[4] śHomelessness Here Has Gone up 69 Percent,” St. Louis Post-Dispatch, January 24, 2002; "Homeless Problem Outpaces Shelters: Most Worrisome Trend is that Families Make Up the Majority," Denver Post, February 26, 2002; śTaney County Seeks Solutions for Homelessness,” Springfield (MO) New-Leader, January 26, 2002; śScarce Shelter from a Minnesota Winter,” New York Times, January 5, 2002; śA Shelter From LifeĂs Storms,” Muskegon Chronicle, November 6, 2001; śNeeds of Homeless Families Grow: City Shelters Receive More Applications for Limited Space,” Washington Post, November 22, 2001;”Homeless Surge in N.Y. Symbol of New Crisis,” Washington Post; December 23, 2001; śBroader Dialogues on Homelessness, and Hope for Fresh Solutions,” New York Times, January 20, 2002; śNo Place to Call Home: Facing Surge in Families Needing Shelter, District Housing Some in Hotels,” Washington Post, January 23, 2002; śCooling Economy Sharpens Chill In Air: Homelessness, Which Affects Families as Well, Grew as Service Jobs Withered Away After September 11,” Orlando Sentinel, January 10, 2002; śHomelessness Skyrocketing, Shelters Full, Survey finds,” Providence Journal, December 18, 2001; śState Urged to Help Homeless, Providence Journal, February 7, 2002;Also, a survey of 27 U.S. cities found that requests for emergency shelter increased by an average of 13 percent in 2001; requests for shelter by homeless families alone increased by 22 percent. U.S. Conference of Mayors, Status Report on Hunger and Homelessness, 2001.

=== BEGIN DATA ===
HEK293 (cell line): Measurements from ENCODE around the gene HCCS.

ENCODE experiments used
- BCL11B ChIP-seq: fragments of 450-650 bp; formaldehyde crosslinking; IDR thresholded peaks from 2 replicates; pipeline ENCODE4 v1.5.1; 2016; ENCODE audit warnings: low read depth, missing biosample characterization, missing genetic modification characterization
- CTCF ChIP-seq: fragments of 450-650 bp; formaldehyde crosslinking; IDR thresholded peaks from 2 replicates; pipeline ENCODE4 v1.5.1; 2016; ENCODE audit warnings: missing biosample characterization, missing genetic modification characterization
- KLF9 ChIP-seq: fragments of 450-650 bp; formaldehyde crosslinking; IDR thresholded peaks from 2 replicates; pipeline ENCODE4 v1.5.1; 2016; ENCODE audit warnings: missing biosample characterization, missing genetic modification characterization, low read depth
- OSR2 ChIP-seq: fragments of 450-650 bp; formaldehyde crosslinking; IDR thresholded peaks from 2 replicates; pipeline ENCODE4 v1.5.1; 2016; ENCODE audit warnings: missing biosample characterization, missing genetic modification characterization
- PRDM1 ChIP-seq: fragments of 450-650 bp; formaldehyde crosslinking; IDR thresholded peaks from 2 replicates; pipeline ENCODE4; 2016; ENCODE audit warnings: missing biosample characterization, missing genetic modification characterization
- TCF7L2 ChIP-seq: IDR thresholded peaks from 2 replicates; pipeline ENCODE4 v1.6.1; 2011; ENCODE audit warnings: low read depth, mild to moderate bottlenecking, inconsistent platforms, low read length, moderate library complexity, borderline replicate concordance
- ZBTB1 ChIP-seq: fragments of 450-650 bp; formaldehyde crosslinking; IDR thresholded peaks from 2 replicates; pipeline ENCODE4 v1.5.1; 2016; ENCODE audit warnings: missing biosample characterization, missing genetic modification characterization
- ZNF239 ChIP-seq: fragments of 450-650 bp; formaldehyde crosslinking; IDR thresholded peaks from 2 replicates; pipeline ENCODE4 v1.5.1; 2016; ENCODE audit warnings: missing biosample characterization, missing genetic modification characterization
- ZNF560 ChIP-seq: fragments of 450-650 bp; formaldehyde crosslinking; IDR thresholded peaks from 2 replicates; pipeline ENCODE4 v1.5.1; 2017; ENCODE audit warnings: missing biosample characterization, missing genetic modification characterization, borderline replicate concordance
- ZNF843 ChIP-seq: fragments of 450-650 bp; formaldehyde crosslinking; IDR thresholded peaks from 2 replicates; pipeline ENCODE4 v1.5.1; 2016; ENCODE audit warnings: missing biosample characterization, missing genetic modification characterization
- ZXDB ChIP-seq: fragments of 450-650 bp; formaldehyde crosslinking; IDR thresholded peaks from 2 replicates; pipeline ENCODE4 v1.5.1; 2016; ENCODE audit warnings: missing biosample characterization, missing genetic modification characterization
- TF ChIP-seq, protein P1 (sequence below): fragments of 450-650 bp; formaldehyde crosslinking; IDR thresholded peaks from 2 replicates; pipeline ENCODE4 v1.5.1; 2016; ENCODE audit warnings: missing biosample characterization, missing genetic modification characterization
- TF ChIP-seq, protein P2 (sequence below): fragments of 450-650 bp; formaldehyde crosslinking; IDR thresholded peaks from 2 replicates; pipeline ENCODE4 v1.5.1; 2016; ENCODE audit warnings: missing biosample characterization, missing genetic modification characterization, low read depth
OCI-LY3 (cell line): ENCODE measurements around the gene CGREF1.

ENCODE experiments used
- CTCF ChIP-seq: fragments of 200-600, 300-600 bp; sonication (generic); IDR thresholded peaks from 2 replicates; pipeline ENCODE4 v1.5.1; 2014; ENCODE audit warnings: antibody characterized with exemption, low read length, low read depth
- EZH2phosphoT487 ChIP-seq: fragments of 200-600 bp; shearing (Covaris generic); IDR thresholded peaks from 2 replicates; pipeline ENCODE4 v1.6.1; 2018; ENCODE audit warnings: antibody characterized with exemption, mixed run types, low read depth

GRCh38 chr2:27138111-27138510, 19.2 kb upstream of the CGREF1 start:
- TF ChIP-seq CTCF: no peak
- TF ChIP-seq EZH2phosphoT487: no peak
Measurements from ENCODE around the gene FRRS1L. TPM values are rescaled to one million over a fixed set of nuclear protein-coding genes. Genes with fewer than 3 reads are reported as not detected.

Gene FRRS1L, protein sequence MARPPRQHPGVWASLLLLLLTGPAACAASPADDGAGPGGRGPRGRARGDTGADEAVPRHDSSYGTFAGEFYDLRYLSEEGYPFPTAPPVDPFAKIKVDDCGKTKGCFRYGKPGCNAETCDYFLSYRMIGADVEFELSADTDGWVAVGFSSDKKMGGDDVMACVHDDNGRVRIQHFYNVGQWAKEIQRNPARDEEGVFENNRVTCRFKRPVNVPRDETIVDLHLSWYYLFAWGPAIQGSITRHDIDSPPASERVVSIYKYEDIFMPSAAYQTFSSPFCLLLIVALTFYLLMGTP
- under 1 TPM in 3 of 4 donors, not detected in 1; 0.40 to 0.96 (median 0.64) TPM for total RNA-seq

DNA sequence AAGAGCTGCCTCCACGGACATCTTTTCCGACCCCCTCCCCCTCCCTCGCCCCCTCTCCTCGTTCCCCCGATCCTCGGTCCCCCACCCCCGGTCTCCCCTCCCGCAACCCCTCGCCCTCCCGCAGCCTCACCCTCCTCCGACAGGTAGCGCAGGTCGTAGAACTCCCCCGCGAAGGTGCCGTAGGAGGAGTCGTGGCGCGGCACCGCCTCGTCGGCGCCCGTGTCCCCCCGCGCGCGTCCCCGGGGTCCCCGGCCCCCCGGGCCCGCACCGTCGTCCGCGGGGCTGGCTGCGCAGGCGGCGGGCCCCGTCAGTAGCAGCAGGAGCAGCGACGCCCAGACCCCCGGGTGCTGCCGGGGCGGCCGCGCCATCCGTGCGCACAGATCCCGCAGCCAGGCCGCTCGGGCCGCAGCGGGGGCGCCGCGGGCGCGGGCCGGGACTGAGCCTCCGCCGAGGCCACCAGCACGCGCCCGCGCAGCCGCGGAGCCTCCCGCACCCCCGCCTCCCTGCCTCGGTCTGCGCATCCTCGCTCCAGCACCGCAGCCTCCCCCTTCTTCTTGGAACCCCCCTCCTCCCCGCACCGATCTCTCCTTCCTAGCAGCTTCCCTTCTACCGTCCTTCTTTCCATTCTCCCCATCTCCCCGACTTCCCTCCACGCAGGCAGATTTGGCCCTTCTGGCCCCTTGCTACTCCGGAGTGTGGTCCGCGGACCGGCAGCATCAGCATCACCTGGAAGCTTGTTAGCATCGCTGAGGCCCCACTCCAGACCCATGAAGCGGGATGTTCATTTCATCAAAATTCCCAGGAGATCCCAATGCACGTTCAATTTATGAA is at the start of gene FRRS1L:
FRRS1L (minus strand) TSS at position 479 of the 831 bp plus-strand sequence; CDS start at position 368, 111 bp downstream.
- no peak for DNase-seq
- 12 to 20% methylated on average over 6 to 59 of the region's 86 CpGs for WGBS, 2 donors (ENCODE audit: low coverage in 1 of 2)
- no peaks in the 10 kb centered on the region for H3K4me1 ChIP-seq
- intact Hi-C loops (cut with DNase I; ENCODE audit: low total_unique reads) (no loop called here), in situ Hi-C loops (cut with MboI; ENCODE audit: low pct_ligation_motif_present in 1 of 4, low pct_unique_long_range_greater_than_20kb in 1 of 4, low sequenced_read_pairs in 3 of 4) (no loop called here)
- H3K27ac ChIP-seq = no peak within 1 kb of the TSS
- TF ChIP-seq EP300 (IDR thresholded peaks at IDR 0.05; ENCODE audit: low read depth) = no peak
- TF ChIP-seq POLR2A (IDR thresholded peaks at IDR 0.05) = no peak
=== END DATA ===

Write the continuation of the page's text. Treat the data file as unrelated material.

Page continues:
[5] A 2001 NCH Technical Assistance Project survey of 143 Continuum of Care systems and local coalitions, covering 41 states, Puerto Rico and Guam, permanent housing for families without disabled members was ranked Śhigh priorityĂ by 62% of those surveyed. Supportive housing for people with disabilities as a Śhigh priorityĂ ranked second (59% of respondents), followed by transitional housing for families without disabilities (50%). Further evidence of unmet needs among families include the US Conference of MayorsĂ survey of 27 cities; the survey found that 52% of all requests for emergency shelter by families went unmet due to lack of capacity

[6] Burt, Martha, America's Homeless Population II: Population and Services, 2000.

[7] Homeless children go hungry more than twice as often as other children. The Better Homes Fund, Homeless Children: AmericaĂs New Outcasts,1999.

[8] Nearly 20% of homeless children lack a regular source of medical care in some regions of the country.Pareker, R.M., et al., śA survey of the health of homeless children in Philadelphia shelters,” American J. of Diseases of Children 145(5) (1991): 520-6.70% of children living in New York City shelters had delays in their immunizations.Fierman, A.H., et al., śStatus of immunization and iron nutrition in New York City homeless children,” Clinical Pediatrics 32(3) (1993): 151-5.

[9] 10% of homeless preschoolers have lead poisoning, substantially higher than the national rate.U.S. DepĂt of HHS, Trends in the Well-Being of AmericaĂs Children and Youth (1998).A third of homeless children under the age of six have never been screened for lead poisoning.Better Homes Fund, supra,: note 8.

[10] Better Homes Fund, supra, note 8.